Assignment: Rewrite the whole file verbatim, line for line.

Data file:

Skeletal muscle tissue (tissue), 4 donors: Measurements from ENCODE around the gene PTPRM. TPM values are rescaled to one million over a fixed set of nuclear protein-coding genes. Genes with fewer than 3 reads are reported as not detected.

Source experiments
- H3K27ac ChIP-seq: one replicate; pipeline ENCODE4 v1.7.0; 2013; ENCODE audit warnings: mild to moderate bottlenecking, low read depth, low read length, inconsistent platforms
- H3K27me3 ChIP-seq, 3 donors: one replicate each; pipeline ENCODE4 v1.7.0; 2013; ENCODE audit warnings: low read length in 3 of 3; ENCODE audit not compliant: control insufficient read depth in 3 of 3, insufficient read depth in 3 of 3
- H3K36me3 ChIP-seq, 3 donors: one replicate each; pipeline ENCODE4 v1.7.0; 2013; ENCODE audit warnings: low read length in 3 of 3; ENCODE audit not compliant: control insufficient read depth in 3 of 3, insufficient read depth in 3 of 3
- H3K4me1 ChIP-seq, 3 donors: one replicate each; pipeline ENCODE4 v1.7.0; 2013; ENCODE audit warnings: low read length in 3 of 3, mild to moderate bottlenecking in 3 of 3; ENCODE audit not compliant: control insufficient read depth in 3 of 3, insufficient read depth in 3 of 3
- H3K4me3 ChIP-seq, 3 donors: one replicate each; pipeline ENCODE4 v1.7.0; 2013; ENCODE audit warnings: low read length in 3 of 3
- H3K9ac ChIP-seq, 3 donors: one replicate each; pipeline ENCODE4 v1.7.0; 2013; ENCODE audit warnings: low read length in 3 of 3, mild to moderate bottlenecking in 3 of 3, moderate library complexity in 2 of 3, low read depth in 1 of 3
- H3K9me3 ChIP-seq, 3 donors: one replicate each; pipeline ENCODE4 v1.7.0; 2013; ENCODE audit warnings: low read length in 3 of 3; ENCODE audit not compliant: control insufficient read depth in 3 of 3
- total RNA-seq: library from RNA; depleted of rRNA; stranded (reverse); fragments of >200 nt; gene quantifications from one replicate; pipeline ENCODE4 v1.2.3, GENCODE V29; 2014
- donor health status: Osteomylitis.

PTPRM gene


Skeletal muscle tissue (tissue), 4 donors: Measurements from ENCODE around the gene PTPRM. TPM values are rescaled to one million over a fixed set of nuclear protein-coding genes. Genes with fewer than 3 reads are reported as not detected.

Source experiments
- H3K27ac ChIP-seq: one replicate; pipeline ENCODE4 v1.7.0; 2013; ENCODE audit warnings: mild to moderate bottlenecking, low read depth, low read length, inconsistent platforms
- H3K27me3 ChIP-seq, 3 donors: one replicate each; pipeline ENCODE4 v1.7.0; 2013; ENCODE audit warnings: low read length in 3 of 3; ENCODE audit not compliant: control insufficient read depth in 3 of 3, insufficient read depth in 3 of 3
- H3K36me3 ChIP-seq, 3 donors: one replicate each; pipeline ENCODE4 v1.7.0; 2013; ENCODE audit warnings: low read length in 3 of 3; ENCODE audit not compliant: control insufficient read depth in 3 of 3, insufficient read depth in 3 of 3
- H3K4me1 ChIP-seq, 3 donors: one replicate each; pipeline ENCODE4 v1.7.0; 2013; ENCODE audit warnings: low read length in 3 of 3, mild to moderate bottlenecking in 3 of 3; ENCODE audit not compliant: control insufficient read depth in 3 of 3, insufficient read depth in 3 of 3
- H3K4me3 ChIP-seq, 3 donors: one replicate each; pipeline ENCODE4 v1.7.0; 2013; ENCODE audit warnings: low read length in 3 of 3
- H3K9ac ChIP-seq, 3 donors: one replicate each; pipeline ENCODE4 v1.7.0; 2013; ENCODE audit warnings: low read length in 3 of 3, mild to moderate bottlenecking in 3 of 3, moderate library complexity in 2 of 3, low read depth in 1 of 3
- H3K9me3 ChIP-seq, 3 donors: one replicate each; pipeline ENCODE4 v1.7.0; 2013; ENCODE audit warnings: low read length in 3 of 3; ENCODE audit not compliant: control insufficient read depth in 3 of 3
- total RNA-seq: library from RNA; depleted of rRNA; stranded (reverse); fragments of >200 nt; gene quantifications from one replicate; pipeline ENCODE4 v1.2.3, GENCODE V29; 2014
- donor health status: Osteomylitis.

PTPRM gene